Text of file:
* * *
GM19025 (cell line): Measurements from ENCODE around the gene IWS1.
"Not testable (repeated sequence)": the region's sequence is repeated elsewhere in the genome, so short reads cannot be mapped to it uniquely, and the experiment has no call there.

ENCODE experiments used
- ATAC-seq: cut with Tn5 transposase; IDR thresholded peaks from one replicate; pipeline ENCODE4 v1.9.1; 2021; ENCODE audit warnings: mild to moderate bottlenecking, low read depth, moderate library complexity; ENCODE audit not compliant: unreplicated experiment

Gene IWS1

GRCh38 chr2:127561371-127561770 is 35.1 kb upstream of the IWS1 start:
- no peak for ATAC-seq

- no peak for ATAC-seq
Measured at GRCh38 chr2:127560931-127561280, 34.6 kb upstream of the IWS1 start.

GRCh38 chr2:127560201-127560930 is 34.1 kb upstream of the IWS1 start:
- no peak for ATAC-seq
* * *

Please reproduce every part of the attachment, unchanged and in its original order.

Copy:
GM19025 (cell line): Measurements from ENCODE around the gene IWS1.
"Not testable (repeated sequence)": the region's sequence is repeated elsewhere in the genome, so short reads cannot be mapped to it uniquely, and the experiment has no call there.

ENCODE experiments used
- ATAC-seq: cut with Tn5 transposase; IDR thresholded peaks from one replicate; pipeline ENCODE4 v1.9.1; 2021; ENCODE audit warnings: mild to moderate bottlenecking, low read depth, moderate library complexity; ENCODE audit not compliant: unreplicated experiment

Gene IWS1

GRCh38 chr2:127561371-127561770 is 35.1 kb upstream of the IWS1 start:
- no peak for ATAC-seq

- no peak for ATAC-seq
Measured at GRCh38 chr2:127560931-127561280, 34.6 kb upstream of the IWS1 start.

GRCh38 chr2:127560201-127560930 is 34.1 kb upstream of the IWS1 start:
- no peak for ATAC-seq